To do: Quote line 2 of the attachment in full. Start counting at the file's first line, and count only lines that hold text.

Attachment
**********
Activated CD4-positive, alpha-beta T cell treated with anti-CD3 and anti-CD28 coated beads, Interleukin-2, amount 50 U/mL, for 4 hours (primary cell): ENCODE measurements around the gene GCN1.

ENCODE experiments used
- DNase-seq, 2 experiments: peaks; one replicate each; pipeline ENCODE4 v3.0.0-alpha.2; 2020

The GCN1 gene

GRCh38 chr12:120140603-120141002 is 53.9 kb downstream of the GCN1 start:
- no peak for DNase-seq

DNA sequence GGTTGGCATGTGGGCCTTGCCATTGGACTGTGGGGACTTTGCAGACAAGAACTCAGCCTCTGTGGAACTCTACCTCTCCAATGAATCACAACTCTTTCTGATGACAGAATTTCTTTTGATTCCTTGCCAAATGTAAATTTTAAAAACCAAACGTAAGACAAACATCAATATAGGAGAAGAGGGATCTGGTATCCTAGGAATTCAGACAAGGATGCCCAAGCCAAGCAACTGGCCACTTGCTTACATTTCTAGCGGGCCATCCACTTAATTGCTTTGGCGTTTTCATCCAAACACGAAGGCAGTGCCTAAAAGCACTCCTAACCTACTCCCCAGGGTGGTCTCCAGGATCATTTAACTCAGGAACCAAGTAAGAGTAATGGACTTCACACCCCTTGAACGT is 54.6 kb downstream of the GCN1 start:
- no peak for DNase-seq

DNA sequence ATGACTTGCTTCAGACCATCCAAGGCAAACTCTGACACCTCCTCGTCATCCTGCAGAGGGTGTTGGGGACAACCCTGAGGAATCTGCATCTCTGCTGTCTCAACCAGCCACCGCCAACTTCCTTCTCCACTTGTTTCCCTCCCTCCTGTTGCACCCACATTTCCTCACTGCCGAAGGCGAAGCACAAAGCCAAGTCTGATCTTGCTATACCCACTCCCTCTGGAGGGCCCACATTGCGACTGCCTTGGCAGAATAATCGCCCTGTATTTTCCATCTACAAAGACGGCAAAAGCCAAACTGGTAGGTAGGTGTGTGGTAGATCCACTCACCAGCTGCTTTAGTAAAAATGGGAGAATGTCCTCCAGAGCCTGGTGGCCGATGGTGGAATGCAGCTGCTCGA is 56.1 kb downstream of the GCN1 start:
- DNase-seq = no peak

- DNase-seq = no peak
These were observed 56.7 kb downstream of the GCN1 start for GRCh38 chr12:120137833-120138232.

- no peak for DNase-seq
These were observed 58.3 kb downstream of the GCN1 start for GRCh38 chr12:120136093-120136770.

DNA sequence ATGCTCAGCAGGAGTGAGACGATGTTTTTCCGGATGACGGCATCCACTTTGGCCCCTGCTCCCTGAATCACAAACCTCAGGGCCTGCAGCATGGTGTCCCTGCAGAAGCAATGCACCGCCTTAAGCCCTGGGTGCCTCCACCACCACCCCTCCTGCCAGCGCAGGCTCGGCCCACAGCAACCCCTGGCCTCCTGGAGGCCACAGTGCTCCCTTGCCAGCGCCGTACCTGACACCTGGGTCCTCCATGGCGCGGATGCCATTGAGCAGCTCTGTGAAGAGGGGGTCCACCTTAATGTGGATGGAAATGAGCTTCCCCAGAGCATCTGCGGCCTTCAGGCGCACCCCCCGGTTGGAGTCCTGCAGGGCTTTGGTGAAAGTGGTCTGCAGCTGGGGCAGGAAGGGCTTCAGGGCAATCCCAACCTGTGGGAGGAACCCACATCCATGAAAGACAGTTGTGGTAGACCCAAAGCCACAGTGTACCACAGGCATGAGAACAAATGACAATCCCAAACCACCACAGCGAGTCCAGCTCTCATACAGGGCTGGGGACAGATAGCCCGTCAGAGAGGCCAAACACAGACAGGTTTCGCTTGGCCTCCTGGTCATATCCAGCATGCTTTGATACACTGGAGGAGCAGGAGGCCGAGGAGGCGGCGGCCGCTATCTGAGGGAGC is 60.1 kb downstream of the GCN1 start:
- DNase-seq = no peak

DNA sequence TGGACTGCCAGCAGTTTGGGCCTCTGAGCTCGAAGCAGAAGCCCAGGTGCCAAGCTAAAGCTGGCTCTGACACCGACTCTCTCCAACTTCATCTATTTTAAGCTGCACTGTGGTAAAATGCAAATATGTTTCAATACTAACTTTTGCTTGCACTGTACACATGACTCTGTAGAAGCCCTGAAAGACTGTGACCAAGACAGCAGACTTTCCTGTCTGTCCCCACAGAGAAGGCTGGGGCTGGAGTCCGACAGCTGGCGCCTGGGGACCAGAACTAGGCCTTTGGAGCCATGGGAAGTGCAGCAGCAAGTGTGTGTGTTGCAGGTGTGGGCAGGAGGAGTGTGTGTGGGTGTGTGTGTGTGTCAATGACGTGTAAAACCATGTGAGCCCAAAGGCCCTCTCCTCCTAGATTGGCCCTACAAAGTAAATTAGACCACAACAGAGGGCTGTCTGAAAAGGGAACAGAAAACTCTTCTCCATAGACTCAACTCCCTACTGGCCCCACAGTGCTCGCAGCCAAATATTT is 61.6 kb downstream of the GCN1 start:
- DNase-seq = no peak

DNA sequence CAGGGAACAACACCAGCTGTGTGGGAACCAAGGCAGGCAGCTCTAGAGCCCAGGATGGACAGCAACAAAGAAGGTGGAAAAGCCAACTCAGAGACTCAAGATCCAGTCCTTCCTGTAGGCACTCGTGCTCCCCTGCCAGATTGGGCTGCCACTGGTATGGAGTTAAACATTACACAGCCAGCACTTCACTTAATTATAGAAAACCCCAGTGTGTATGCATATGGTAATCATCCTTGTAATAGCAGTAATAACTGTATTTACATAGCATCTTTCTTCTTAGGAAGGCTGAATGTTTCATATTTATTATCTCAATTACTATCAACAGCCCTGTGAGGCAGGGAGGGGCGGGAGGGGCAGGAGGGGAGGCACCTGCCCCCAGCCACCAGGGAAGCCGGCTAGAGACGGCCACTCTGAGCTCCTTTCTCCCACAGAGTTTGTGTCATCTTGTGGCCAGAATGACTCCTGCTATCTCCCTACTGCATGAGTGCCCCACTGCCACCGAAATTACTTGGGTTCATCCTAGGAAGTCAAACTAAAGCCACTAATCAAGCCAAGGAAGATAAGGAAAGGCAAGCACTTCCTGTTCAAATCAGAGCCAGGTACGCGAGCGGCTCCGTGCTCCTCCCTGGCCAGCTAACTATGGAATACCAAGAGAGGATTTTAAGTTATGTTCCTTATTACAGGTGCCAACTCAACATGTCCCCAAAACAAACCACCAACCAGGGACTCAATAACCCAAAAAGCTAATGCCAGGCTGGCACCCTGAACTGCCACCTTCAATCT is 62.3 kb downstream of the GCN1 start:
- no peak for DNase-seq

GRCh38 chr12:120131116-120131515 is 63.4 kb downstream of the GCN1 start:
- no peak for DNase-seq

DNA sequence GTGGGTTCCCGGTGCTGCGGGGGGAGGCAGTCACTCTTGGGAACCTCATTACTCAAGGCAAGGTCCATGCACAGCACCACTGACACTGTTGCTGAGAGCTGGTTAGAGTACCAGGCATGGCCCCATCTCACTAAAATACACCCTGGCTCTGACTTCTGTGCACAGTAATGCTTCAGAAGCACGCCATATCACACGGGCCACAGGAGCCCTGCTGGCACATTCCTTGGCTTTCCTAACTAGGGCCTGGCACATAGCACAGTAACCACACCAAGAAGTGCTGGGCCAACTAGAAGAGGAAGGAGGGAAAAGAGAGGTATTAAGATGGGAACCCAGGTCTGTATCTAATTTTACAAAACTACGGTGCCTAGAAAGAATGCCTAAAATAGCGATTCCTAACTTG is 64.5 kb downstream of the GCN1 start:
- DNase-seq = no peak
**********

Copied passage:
ENCODE experiments used